I returned from a trip to Hong Kong a week or so ago, and naturally people asked me how it was.

My answer: Intense!

I went to Hong Kong to do workshops on The Art of Balance and Cultivating Creativity with participants in the 2018 Asia Yoga Conference. I came back with vivid mental – and literal – snapshots of this fascinating city. And I also now have sense of family connection with the amazing collection of people that the yoga conference organizers have created.

This post is a brief excursion to that place and some of the people I encountered there.

With my next post, I’ll be back to business as usual, hopefully with a first installment of a new book inspired by the response to one of the workshops I did in Hong Kong. I’m tentatively calling it Cultivating Creativity: A User’s Manual for Liberating Your Imagination from the Bondage of the Mundane.

First, a few shots to show how the conference used my Flower Mandalas.

Now, a bit of Hong Kong.

It was raining and hot every day I was in Hong Kong except for the last one, but I still managed to see a few things and to take 512 photos.

I was immediately struck by the architecture, and especially by the patterns incorporated into the buildings and their reflections of and in adjacent buildings.

Then there were the street scenes from the ubiquitous foot bridges that pedestrians use to cross the street and stay out of the rain (and smoke cigarettes, hand out pamphlets, etc.). And the skyline scenes in the harbor separating Hong Kong from Kowloon:

When I lived in New York City long ago, I was tuned into people shots. I’ve gotten away from street photography, but a bit of that way of seeing started to return in Hong Kong.

On my last day in Hong Kong, the sky cleared and I took the cable car up to the Big Buddha near Lantau Island. I’ll end this brief tour of Hong Kong with some images from that trip.

At the end of The Terminator movie, Arnold Schwarzenegger famously intones, “I’ll be back.” I understand the sentiment. Now that I finally have a toe in the waters of Asia, I’ll be back!

– David

Flower Mandalas “Merch” Page

The Art of Balance: Staying Sane in an Insane World on
The Art of Balance Cheat Sheet (free eBook)
The Art of Balance Meditation Cheat Sheet (new!)
The Art of Balance Addictions Cheat Sheet (new!)
Paths to Wholeness: Fifty-Two Flower Mandalas
52 (more) Flower Mandalas: An Adult Coloring Book for Inspiration and Stress Relief
52 Flower Mandalas: An Adult Coloring Book for Inspiration and Stress Relief
Paths to Wholeness: Selections
 (free eBook)

Copyright 2018, David J. Bookbinder

14 thoughts on “

  1. Hi David, How are you? I know that jet lag is an experience in it’s self. I was wondering how your trip was ; and I am happy for your experience. Thank you for sharing your wonderful photos. I love all the textures and reflections in their cube like architecture. Your amazing lobby photo is fluid in motion and the floor is so shiny that it looks like it’s hovering over another level. I truly enjoyed all your photos. The landscapes were great and your people shots were very expressive. Most important for me to mention is how beautiful your mandala looked and how it’s displays were exceptional. Best wishes. Diane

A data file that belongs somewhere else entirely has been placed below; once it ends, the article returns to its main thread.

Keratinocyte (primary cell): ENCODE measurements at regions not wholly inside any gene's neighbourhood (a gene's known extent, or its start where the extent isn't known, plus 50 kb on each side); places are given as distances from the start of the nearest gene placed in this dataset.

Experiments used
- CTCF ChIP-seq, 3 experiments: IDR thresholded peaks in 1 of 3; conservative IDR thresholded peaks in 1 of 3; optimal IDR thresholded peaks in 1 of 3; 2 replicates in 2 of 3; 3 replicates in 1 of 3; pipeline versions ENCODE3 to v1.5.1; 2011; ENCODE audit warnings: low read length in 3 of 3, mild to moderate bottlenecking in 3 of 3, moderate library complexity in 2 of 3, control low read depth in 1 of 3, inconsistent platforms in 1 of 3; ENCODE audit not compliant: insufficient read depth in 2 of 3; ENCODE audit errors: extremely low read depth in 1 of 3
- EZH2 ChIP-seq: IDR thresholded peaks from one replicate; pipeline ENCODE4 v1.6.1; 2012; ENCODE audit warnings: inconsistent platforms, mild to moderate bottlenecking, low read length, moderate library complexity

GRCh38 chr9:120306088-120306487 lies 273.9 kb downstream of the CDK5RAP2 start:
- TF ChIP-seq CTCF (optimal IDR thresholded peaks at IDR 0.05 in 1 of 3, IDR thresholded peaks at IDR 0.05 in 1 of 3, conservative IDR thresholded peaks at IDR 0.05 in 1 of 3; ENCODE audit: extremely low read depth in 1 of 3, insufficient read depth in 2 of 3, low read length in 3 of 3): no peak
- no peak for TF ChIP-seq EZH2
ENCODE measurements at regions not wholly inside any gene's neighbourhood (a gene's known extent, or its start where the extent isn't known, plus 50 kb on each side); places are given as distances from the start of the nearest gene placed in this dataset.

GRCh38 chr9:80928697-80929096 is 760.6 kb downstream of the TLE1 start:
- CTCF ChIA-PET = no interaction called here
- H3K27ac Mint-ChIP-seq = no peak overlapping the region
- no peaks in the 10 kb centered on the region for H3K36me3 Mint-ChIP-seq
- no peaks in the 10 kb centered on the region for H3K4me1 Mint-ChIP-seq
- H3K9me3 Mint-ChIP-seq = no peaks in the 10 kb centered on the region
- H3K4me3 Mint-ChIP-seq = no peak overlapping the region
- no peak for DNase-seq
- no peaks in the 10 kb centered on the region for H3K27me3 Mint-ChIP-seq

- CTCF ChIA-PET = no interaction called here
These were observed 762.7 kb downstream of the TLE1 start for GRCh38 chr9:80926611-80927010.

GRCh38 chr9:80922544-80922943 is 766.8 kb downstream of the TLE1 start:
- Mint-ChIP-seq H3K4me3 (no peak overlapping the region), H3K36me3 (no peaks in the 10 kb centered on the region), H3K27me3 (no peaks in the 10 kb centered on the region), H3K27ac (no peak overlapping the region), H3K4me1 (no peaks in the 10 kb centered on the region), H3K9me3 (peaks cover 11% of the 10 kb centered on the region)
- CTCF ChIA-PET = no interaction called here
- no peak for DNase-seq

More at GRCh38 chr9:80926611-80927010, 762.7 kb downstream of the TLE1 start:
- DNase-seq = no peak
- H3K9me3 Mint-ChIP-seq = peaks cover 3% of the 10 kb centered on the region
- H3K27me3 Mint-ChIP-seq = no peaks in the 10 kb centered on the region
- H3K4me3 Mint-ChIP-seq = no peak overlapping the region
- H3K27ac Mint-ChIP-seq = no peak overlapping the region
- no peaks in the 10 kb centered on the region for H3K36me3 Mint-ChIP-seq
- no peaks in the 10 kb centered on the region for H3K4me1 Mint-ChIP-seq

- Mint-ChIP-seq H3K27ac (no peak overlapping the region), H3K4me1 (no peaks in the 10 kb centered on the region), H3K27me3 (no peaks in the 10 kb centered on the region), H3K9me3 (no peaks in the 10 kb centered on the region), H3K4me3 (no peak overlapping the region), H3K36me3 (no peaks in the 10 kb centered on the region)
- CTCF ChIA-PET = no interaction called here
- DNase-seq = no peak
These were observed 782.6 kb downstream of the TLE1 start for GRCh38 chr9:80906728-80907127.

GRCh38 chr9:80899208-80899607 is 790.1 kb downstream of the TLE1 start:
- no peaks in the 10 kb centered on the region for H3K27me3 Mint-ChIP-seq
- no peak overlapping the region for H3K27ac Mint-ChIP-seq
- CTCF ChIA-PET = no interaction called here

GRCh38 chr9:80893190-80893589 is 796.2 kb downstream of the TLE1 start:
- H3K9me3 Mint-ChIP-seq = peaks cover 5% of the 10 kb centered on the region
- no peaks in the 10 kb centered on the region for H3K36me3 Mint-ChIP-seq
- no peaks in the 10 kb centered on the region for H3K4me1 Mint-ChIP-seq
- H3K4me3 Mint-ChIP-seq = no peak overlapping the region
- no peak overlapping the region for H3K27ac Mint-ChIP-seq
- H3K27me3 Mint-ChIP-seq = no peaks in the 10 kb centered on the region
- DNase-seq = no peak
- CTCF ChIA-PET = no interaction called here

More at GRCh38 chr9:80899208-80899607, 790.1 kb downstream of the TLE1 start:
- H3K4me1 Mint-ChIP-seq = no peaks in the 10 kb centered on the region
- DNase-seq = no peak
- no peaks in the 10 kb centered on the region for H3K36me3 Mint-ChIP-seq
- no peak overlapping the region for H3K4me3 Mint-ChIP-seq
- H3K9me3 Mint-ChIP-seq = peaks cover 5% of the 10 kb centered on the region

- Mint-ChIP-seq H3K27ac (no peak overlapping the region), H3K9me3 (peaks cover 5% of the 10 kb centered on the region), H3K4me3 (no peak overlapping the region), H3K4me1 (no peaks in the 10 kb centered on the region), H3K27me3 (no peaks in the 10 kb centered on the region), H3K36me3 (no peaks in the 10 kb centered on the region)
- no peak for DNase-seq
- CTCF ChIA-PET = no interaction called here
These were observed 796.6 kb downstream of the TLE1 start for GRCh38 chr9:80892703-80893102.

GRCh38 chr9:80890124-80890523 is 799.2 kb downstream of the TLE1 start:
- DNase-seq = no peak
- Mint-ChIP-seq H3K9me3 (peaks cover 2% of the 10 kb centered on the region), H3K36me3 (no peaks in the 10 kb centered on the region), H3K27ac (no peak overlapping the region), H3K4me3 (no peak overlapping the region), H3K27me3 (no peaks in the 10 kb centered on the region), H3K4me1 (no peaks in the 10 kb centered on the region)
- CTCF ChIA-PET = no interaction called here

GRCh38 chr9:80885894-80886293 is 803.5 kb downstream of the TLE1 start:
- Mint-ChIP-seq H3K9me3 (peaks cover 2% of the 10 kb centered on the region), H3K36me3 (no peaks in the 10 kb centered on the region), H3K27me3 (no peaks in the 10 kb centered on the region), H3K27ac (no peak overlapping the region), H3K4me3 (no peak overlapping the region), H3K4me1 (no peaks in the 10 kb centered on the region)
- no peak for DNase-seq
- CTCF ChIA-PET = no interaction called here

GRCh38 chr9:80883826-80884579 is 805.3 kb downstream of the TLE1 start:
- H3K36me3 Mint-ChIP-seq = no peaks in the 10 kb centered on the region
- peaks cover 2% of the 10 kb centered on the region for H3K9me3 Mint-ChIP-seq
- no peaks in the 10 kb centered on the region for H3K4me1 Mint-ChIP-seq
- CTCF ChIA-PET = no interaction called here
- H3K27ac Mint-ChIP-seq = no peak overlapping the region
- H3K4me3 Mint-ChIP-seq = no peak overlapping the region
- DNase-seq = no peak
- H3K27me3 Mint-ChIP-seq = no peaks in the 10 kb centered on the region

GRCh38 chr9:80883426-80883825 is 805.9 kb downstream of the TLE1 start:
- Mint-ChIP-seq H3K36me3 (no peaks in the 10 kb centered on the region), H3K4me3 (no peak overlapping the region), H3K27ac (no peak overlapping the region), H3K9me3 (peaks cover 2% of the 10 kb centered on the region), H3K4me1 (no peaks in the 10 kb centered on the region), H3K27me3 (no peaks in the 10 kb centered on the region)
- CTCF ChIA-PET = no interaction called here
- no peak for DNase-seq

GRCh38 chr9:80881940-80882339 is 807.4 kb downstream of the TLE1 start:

2. wow, you’ve captured Hong Kong & its people beautifully! I am also glad you managed to find your way to the big Buddha. I just started reading your book, the art of balance. Thank you again for the workshop, it was eye opening!

    1. Hi, Becky. Thanks! I wondered how people who live in Hong Kong would view my tourist-eye view, so I’m glad this worked. I’ll be interested in what you think of the book. And hope to make my way back to Hong Kong relatively soon!

  3. Wonderful photographs, but that’s no surprise! What a gift this trip was for you–and your students. The Mandalas are stunning. I hope you’ve managed to catch up on your sleep by now.

    1. Thanks, Davida. Surprisingly, I’m still jet-lagged! My body wants to stay up late and get up early, not exactly a winning formula. But I’m getting there, and the jet lag was a small price to pay for the experience.

  4. Extraordinary photos of people, architecture, your mandalas enlarged and resonating in another dimension, the sense of a city like nothing I have ever seen. Connecting with depth and meaning in the space of a week surely a profound and life-changing experience. I use this phrase maybe too much—the stars were aligned—but there is something about this that is transcendent.

    1. I don’t know about the stars, which seem vast and indifferent to the fate of mortals, but it was a fortuitous event, and I do think it will ripple into the future in interesting ways.

  5. Great glimpses of HongKong, dude!

    Nice travelogue/overview. I liked the people shots. Some of them, I think, really caught the person in a pose that revealed who they are, i.e. the guy taking a selfie, concentrating so hard with his tongue between his teeth.

    I doubt you could bring any of those mandala displays home, but that would’ve been incredible.

    Good work, as always, from Bookethbindermeisterburger.

  6. Intense is right. The mandala is beautiful in all its settings. Meanwhile, the Hong Kong scene is really beyond my comprehension, some kind of postmodern combination of a miracle and a nightmare. I have always been able to find some place, circle of people I could feel comfortable in. This, at least from where I sit in my 86th year, looks like the essence of anomie.

    1. Perhaps because I started to make friends there rather quickly, Hong Kong turns out to be one of the few places on the planet where I seem to have encountered a lot of kindred spirits in a short time. The heat and humidity and level of activity were all … intense … but there were also many islands of calm.

  7. Hi Dr Bookbinder.Lorna here.
    Ty for sharing your wonderful adventure and the photos are amazing!

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